Christopher Dorner, the fugitive ex-cop who authorities believe died in a fiery standoff with police Tuesday night, was apparently holed up in a snow-covered cabin in the California mountains just steps from where police had set up a command post and held press conferences during a five-day manhunt.
The charred remains of a body believed to be Dorner was removed from another cabin, high in the San Bernadino Mountains near Big Bear, Calif., the site of Dorner's last stand. Cornered inside the mountain cabin, the suspect shot at cops, killing one deputy and wounding another, before the building was consumed by flames.
Police are working to officially identify the body, but "have reason to believe that it is him," said San Bernardino County sheriff's spokeswoman Cynthia Bachman.
The manhunt for Dorner, 33, one of the biggest in recent memory, led police to follow clues across the West and into Mexico, but it ended just miles from where Dorner's trail went cold last week.
Residents of the area were relieved today that after a week of heightened police presence and fear that Dorner was likely dead.
"I'm glad no one else can get hurt and they caught him. I'm happy they caught the bad guy," said Ashley King, a waitress in the nearby town of Angelus Oaks, Calif.
Hundreds of cops scoured the mountains near Big Bear, a resort area in Southern California, since last Thursday using bloodhounds and thermal-imaging technology mounted to helicopters, in the search for Dorner. The former police officer and Navy marksman was being hunted as the suspect who had killed a cop and cop's daughter and had issued a "manifesto" declaring he was bent on revenge and pledged to kill dozens of LAPD cops and their family members.
But it now appears that Dorner never left the area, and may have hid out in an unoccupied cabin just steps from where cops had set up a command center.
It was at the cabin Tuesday morning where two women arrived to find a man matching Dorner's description inside. He took the women hostage, tying them up and stealing their car. At 12:20 p.m. PT, one of the woman broke free and called police.
Dorner crashed that car and hijacked a pickup truck as officials from the state Fish and Game Department pursued him.
"I saw some movement in the trees and it was Christopher Dorner and he came out onto the road, out of the snow, and he was dressed in all camouflage and had a big assault, sniper-type rifle and he had a vest on, like a ballistics vest," Rick Heltebrake, the pickup's driver, told ABC News.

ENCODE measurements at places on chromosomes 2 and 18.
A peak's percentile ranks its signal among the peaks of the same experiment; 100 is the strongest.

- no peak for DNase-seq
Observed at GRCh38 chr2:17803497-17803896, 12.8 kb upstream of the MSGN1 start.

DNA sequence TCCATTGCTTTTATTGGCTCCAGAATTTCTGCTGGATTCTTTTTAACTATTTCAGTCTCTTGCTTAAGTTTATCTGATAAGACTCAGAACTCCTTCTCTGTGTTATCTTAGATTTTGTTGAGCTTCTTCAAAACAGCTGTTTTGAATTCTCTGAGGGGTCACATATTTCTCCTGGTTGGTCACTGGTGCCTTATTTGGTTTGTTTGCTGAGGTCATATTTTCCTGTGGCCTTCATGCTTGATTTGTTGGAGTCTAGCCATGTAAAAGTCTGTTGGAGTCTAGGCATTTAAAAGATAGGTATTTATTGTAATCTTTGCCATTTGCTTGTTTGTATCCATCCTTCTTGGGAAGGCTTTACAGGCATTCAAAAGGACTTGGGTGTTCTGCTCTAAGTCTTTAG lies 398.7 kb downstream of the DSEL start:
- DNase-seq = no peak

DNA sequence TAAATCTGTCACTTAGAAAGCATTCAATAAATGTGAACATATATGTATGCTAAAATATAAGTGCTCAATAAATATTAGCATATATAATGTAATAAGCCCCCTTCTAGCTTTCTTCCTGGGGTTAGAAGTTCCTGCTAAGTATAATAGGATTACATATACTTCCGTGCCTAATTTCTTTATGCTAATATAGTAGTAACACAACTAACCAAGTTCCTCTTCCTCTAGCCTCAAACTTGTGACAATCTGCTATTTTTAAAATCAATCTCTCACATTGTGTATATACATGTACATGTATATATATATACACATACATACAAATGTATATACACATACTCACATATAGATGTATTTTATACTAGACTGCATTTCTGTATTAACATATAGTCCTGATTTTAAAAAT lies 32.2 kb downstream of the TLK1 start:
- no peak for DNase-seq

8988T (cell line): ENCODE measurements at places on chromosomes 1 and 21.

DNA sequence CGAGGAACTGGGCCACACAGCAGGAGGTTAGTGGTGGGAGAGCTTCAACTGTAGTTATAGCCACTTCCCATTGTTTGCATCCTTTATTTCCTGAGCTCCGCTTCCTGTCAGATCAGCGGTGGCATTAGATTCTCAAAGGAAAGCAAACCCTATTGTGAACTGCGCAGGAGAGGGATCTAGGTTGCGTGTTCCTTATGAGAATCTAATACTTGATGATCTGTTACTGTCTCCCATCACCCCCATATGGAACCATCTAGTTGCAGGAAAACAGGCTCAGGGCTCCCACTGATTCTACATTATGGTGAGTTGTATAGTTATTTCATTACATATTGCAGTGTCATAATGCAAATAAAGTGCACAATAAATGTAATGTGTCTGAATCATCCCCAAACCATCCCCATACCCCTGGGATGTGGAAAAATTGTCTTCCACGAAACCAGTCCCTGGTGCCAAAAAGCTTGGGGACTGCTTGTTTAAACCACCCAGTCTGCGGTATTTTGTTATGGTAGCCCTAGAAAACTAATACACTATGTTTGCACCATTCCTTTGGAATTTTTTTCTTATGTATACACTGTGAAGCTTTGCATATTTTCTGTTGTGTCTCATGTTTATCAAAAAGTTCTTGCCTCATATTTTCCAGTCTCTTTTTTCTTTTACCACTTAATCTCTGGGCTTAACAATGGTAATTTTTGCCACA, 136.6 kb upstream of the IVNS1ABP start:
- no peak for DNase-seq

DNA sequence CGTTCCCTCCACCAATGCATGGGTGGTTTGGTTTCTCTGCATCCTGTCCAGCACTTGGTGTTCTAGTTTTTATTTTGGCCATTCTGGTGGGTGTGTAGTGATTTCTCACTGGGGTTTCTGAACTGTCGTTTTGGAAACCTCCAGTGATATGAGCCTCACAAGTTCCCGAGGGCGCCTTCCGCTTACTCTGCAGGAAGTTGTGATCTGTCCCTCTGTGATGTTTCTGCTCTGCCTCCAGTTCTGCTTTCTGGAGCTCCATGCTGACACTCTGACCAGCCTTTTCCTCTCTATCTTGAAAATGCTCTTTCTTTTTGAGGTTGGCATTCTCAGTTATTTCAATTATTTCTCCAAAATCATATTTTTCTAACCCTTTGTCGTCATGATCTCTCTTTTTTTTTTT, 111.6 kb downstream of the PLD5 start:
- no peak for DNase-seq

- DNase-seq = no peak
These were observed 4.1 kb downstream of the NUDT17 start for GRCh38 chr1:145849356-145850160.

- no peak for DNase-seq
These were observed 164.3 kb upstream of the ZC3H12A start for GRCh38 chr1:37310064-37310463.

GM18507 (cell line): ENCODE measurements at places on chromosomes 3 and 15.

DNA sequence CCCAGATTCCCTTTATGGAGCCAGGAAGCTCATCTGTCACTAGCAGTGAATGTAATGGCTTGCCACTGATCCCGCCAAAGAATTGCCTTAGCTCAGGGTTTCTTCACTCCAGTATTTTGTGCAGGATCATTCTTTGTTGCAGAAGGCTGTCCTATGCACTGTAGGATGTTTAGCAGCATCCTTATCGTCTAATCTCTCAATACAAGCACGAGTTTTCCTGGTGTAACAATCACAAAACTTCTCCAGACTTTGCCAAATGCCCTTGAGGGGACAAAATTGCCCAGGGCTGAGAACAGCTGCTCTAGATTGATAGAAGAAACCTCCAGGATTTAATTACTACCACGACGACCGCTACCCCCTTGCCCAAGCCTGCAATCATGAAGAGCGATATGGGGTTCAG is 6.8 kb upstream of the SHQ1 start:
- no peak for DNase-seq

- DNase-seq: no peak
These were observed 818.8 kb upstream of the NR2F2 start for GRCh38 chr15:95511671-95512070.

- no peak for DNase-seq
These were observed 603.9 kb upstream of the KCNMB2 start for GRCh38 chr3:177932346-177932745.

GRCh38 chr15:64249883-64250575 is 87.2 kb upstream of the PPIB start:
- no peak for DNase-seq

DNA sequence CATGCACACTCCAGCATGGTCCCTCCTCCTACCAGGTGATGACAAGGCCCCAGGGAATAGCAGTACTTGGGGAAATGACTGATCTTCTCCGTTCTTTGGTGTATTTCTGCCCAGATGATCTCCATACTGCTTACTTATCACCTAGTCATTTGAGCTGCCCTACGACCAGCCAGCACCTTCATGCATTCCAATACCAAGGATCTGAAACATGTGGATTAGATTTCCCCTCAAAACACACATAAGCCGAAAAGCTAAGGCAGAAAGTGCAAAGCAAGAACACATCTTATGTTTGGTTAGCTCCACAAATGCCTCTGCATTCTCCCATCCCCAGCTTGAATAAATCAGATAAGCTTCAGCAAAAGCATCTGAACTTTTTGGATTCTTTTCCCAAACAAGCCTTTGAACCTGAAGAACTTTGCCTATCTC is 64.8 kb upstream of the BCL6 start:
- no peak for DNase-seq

"He was dressed up to do some damage it looked like. He said, 'I don't want to hurt you. Just get out and start walking up the road and take your dog with you,'" Heltebrake said.
Dorner then took off into the woods on foot, where sheriff's deputies pursued him to a rental cabin in which he barricaded himself and began firing. Two deputies were wounded in the firefight and airlifted to a nearby hospital, where one died, police said. The second deputy received non-life threatening injuries, police said.
Some local television stations broadcast police scanner traffic of the firefight, punctuated by the sound of automatic gunfire.
"It was horrifying to listen to that firefight and to hear those words. 'Officer down' is the most gut-wrenching experience that you can have as a police officer," said LAPD spokesman Lt. Andrew Neiman.
Over the course of the next five hours, heavily armed SWAT teams with tank-like vehicles surrounded the cabin, even firing tear gas inside, but never entered the building.
Cops said they heard a single gunshot go off from inside the cabin just as they began to see smoke and fire. Later they heard the sound of more gunshots, the sound of ammunition being ignited by the heat of the blaze, law enforcement officials said.
Dorner is accused of killing four people, including the deputy shot on Tuesday. Last Thursday he allegedly gunned down Riverside police officer Michael Crain, who was laid to rest today.
Crain's shooting and the discovery of an online manifesto pledging to kill dozens of cops launched the dragnet.
Dorner is also suspected of killing Monica Quan and her fiance, who were found shot to death Feb. 3. Quan was the daughter of former LAPD Capt. Randal Quan, who was mentioned as a target of Dorner's fury in the manifesto.
In the 6,000 word "manifesto," Dorner outlined his anger at the Los Angeles Police Department for firing him, and made threats against individuals he believed were responsible for ending his career with the police force five years ago. Dorner's grievance with police goes back five years, to when he was fired after filing what the LAPD determined to be a false report accusing other cops of brutality.
The LAPD assigned 50 protection details to guard officers and their families who were deemed possible targets. The LAPD said today they would maintain the details, until Dorner's body was positively identified.
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